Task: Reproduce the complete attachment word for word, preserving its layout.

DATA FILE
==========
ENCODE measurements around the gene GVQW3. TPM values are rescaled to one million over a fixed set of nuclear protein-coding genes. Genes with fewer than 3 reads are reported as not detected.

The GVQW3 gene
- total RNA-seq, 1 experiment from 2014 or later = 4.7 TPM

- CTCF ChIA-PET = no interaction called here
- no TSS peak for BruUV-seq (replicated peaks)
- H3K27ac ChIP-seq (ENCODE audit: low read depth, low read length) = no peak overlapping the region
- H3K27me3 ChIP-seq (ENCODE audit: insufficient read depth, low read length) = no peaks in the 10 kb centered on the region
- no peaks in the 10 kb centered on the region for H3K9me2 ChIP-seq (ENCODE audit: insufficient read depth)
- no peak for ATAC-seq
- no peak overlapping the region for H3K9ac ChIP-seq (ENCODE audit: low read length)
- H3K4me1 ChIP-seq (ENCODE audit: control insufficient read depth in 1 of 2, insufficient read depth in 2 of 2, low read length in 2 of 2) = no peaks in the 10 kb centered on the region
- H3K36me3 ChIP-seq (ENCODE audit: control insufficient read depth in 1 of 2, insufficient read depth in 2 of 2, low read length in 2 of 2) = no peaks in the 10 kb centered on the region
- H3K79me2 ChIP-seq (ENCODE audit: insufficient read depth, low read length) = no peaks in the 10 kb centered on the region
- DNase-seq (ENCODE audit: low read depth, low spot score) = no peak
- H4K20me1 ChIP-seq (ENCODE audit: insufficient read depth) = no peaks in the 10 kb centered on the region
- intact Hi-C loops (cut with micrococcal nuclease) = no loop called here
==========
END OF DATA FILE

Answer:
ENCODE measurements around the gene GVQW3. TPM values are rescaled to one million over a fixed set of nuclear protein-coding genes. Genes with fewer than 3 reads are reported as not detected.

The GVQW3 gene
- total RNA-seq, 1 experiment from 2014 or later = 4.7 TPM

- CTCF ChIA-PET = no interaction called here
- no TSS peak for BruUV-seq (replicated peaks)
- H3K27ac ChIP-seq (ENCODE audit: low read depth, low read length) = no peak overlapping the region
- H3K27me3 ChIP-seq (ENCODE audit: insufficient read depth, low read length) = no peaks in the 10 kb centered on the region
- no peaks in the 10 kb centered on the region for H3K9me2 ChIP-seq (ENCODE audit: insufficient read depth)
- no peak for ATAC-seq
- no peak overlapping the region for H3K9ac ChIP-seq (ENCODE audit: low read length)
- H3K4me1 ChIP-seq (ENCODE audit: control insufficient read depth in 1 of 2, insufficient read depth in 2 of 2, low read length in 2 of 2) = no peaks in the 10 kb centered on the region
- H3K36me3 ChIP-seq (ENCODE audit: control insufficient read depth in 1 of 2, insufficient read depth in 2 of 2, low read length in 2 of 2) = no peaks in the 10 kb centered on the region
- H3K79me2 ChIP-seq (ENCODE audit: insufficient read depth, low read length) = no peaks in the 10 kb centered on the region
- DNase-seq (ENCODE audit: low read depth, low spot score) = no peak
- H4K20me1 ChIP-seq (ENCODE audit: insufficient read depth) = no peaks in the 10 kb centered on the region
- intact Hi-C loops (cut with micrococcal nuclease) = no loop called here